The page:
Membership is $17.99 per month (plus applicable taxes), but that includes a free digital postal scale when you sign up, plus the four-week trial that includes $5 in free postage. You can cancel anytime, as there are no long-term contracts. If you do a lot of mailing and shipping, a subscription should pay off in the long run.
Check Out BuyDiscountStamps.com
Another online option is BuyDiscountStamps.com. You can get a roll of 100 stamps for $49.50, which works out at 49.5 cents per stamp, or 10% off retail price.
In addition to rolls, you can also buy sheets of 20 stamps for cheaper than at USPS. At the time of writing, you could buy a sheet of 20 Arnold Palmer-themed stamps for $9.90, which is also 10% off retail price.
BuyDiscountStamps.com advertises no taxes and free shipping on all orders.
Buy Stamps Directly from the Post Office
For smaller orders of stamps, buying directly from the United States Postal Service can be a good option. USPS also offers a wide variety of stamp designs, whereas buying them elsewhere usually limits you to the traditional American flag design.
USPS makes stamps in many different designs to celebrate holidays, public figures, seasons and more.
Buying postage stamps directly from the post office means you will pay the going rate for a Forever stamp, but it does give you more options than any other seller.
Buy Stamps at Other Retailers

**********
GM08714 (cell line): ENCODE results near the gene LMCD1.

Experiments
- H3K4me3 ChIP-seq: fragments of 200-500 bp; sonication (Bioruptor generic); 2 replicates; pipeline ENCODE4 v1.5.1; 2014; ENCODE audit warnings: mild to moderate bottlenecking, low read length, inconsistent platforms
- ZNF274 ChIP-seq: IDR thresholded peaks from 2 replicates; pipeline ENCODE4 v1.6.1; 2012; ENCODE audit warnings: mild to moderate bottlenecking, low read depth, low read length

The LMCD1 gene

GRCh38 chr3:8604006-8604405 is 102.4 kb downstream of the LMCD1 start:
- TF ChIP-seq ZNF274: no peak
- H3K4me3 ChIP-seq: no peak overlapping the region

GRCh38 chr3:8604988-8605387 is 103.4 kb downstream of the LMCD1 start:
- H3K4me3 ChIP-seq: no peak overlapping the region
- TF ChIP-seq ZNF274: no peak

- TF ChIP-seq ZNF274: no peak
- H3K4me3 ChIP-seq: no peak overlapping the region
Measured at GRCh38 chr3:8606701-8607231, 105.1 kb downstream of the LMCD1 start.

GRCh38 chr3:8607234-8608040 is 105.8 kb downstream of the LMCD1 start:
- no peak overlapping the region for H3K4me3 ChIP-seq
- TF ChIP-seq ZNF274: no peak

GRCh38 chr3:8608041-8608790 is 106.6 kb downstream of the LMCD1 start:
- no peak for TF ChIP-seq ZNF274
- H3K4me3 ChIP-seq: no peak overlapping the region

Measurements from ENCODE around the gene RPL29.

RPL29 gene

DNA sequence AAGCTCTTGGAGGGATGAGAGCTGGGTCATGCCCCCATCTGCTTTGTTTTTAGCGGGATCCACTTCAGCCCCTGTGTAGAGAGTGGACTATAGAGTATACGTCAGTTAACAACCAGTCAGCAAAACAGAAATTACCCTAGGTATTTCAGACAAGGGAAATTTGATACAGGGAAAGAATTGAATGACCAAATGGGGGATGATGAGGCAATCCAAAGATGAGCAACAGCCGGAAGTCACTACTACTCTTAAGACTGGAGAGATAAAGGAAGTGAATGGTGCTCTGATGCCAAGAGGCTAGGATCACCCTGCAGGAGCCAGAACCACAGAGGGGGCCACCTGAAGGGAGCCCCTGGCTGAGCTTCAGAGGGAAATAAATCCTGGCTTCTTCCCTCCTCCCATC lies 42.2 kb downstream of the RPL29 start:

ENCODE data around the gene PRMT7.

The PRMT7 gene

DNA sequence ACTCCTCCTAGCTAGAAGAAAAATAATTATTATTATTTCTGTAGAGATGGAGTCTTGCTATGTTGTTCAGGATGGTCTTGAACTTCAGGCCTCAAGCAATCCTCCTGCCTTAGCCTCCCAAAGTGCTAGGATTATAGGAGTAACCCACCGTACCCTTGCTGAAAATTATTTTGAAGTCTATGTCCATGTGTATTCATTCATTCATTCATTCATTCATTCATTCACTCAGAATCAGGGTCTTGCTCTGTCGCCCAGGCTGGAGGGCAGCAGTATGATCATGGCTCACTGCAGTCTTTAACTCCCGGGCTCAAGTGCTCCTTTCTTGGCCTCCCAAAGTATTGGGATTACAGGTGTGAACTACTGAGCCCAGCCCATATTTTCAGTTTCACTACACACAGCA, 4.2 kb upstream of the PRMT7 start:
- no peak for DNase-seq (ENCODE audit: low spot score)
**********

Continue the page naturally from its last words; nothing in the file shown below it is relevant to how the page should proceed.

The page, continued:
The post office is the most obvious place to buy stamps, but it can be inconvenient. You can find postage stamps at full retail price at several different types of retailers that you probably frequent often, which can save you the additional trip even if it doesn’t save you money. Generally, anywhere that sells mailing supplies will also sell stamps.
Office retail suppliers such as Office Max and Staples usually sell stamps at retail price. In addition to office supply stores, you can buy stamps at the gas station, the UPS store, chain stores like Target and Walmart, pharmacies and grocery stores.
How to Save Even More
Rebates and rewards are two more ways to save money on postage stamps.
Check Rebate Sites
For additional savings, check Cashbackholic to find the best cash back deal when buying stamps through eBay. Those amounts vary from day to day.
Once you find the best rebate site, search for Forever Stamps on eBay through that site to earn your rewards.
At 5% cashback on that $40 auction, you’ll 32% on a coil of 100 Forever stamps. It doesn’t get much cheaper than that.
Use a Rewards Credit Card
This is one of the best deal-stacking tips. With a cash back credit card, you get money just for purchasing things you would buy anyway.
If your card offers 1% cash back, you’ll save an extra .4 cents per stamp on that coil of 100 Forever stamps, bringing your cost down to just 39.6 cents per stamp, or $39.60 for the coil.
That’s more than 15 cents savings per stamp — or, around the cost of a stamp in 2007.
You might not think to look for rewards and discounts on items like this, but think about the money — and hassle — you can save! How much first-class mail do you send each month?
One hundred stamps could go pretty far — you could be set up for months for about $40.
Catherine Hiles is a contributor to The Penny Hoarder